Midnight Louie, the hugely popular jet-black feline sleuth who thinks he’s Sam Spade with hairballs, returns for an 11th outing in this cozy-noir series. This time his human partner, Temple Barr, learn that the remodeling of the Crystal Phoenix Hotel is being held up by a ghost: the workmen swear its Elvis. The opening of Las Vegas’ first Elvis-themed attraction might explain this unscheduled appearance. With death threats, a late night caller and a dead Elvis, the question is not only whodunit and why; but also, was the King himself really dead again, or for the first time…or not at all?
Even if you don't like Elvis Presley's music, even if you hate his movies, even if you are so young that the Elvis you know is named Costello, you will like the audiobook.
Comedy that works requires the actors to play their parts without once winking at the audience. We are lucky to listen to narrators who respect their audience enough not to over play either the humor, or the shadowy parts of this story. We get it.
Robert Forster, with his experienced, smoky, voice is Midnight Louie, the black cat who like his progenitor Sam Spade has to save his human "little doll" from pitfalls her human senses miss.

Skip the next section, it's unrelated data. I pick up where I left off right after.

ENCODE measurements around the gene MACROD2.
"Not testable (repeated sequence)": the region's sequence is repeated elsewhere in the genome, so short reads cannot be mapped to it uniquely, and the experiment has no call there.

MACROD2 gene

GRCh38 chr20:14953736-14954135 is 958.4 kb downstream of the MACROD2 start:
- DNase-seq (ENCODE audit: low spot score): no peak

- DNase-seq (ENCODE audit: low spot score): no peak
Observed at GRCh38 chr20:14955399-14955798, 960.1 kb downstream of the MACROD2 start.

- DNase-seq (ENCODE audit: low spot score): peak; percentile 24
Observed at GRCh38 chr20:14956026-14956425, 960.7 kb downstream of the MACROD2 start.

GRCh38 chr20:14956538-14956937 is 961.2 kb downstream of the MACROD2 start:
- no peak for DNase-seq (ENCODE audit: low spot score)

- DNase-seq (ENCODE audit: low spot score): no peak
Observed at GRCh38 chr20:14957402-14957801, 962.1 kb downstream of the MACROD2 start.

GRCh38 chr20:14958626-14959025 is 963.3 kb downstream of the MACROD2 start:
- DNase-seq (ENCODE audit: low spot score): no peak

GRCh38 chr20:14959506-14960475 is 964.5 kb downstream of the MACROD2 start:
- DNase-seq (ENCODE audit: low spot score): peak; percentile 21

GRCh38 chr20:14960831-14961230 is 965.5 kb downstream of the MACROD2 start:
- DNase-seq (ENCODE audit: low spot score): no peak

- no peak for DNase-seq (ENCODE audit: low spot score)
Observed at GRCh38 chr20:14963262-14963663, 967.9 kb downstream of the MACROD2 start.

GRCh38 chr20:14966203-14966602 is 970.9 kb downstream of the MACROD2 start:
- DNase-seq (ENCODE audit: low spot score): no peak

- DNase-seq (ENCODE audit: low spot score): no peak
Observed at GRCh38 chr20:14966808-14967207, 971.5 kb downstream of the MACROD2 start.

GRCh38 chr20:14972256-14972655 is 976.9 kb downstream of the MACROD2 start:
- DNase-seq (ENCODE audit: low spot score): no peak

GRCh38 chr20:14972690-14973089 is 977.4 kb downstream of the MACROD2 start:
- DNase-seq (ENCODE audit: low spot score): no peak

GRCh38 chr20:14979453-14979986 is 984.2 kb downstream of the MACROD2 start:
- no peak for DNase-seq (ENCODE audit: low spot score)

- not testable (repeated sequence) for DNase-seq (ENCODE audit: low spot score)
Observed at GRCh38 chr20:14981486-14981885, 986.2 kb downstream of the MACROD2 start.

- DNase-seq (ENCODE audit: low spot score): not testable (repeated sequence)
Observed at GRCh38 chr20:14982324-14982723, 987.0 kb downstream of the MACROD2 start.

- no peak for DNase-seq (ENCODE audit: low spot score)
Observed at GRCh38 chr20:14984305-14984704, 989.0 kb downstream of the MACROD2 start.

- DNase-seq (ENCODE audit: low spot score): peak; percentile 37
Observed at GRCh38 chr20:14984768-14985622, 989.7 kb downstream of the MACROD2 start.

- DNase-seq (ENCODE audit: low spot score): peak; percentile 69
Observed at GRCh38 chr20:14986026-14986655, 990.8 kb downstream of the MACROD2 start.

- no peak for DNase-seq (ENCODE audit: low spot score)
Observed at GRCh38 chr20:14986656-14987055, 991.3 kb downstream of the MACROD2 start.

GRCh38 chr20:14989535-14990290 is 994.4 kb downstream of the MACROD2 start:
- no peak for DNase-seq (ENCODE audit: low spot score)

Richard Gilliland is close to perfect as the mysterious voice who calls the Midnight radio talk show in order to have someone to chat with. Many of the radio listeners believe they know this voice. He does the best middle Tennessee accent I've ever heard and I hear all variations of them daily.
Andrea Thompson is a lovely Temple Barr, intelligent, feminine, and absolutely unstoppable. Public Relations experts have do a lot to protect their clients. In Las Vegas she has to deal with public relations nightmares, in this case a possible ghost that will not attract guest to her client's hotel. She is the perfect voice for Midnight Louie's little doll.
This is one of those audiobooks that breaks all the rules. It is abridged and it interrupts the narrative with music and it is still TERRIFIC. The abridgment is seamless, and the story is consistently tight. The music adds to the atmosphere and actually becomes a character in the story. Of course the music is important, even though it is not an Elvis level melody, because although if this is not exactly about the King of Rock and Roll, it is about the people who will not let him go, even those who were born after he actually left.
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